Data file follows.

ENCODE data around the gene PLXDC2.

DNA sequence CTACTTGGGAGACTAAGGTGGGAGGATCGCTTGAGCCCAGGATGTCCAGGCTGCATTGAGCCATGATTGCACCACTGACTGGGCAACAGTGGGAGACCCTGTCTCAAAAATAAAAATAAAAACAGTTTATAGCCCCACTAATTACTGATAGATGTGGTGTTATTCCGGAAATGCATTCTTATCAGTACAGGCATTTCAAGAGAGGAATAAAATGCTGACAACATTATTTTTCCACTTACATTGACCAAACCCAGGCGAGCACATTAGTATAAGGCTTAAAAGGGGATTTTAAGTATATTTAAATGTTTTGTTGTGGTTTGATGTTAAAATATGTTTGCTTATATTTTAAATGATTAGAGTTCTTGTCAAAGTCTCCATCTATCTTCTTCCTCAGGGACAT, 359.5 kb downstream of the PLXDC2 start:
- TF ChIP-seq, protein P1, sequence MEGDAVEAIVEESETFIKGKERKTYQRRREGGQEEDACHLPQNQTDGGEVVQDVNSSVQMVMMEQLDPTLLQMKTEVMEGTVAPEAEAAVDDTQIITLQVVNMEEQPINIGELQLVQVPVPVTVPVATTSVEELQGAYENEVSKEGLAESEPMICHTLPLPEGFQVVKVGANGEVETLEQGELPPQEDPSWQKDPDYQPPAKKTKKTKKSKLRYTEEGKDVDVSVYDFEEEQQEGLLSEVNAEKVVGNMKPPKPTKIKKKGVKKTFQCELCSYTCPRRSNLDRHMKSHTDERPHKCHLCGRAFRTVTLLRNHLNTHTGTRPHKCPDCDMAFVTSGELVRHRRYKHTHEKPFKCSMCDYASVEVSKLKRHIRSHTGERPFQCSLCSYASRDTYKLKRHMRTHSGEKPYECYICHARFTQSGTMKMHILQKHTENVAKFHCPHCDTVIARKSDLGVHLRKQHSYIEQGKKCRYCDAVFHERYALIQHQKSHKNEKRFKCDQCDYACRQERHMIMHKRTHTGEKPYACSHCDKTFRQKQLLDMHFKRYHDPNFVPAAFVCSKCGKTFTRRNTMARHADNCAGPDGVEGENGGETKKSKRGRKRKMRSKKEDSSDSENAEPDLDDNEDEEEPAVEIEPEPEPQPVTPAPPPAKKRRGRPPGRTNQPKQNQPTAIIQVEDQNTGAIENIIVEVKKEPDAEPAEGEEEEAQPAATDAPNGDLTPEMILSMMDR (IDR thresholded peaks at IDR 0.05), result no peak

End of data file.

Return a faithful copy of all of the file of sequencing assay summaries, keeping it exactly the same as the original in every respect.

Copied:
ENCODE data around the gene PLXDC2.

DNA sequence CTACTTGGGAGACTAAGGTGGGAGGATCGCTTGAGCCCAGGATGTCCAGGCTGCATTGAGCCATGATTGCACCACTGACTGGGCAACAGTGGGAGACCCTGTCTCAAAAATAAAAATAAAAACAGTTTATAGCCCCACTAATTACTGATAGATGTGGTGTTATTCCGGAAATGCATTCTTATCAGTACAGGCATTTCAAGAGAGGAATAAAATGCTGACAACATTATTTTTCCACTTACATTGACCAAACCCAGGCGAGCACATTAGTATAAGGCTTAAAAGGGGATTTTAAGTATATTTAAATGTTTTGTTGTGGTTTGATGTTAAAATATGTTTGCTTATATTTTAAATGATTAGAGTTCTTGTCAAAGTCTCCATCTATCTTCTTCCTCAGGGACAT, 359.5 kb downstream of the PLXDC2 start:
- TF ChIP-seq, protein P1, sequence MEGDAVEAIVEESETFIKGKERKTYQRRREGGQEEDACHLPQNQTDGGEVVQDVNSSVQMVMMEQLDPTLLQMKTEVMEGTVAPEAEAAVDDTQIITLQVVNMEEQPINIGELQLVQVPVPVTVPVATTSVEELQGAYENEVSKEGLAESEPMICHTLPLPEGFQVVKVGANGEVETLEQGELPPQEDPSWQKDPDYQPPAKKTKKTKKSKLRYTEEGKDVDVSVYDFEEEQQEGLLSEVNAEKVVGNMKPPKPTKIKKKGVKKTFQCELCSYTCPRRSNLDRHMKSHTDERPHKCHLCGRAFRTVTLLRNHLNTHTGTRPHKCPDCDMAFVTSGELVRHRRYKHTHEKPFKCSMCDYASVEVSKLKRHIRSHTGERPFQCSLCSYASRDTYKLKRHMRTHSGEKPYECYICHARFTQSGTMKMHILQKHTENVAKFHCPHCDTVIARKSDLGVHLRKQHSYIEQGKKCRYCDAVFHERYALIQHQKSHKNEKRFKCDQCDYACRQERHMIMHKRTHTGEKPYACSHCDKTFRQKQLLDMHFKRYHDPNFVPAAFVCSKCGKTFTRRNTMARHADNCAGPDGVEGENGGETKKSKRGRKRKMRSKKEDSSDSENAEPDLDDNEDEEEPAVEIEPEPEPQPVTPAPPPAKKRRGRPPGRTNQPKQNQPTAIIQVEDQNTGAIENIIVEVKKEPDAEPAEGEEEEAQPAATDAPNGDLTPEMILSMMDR (IDR thresholded peaks at IDR 0.05), result no peak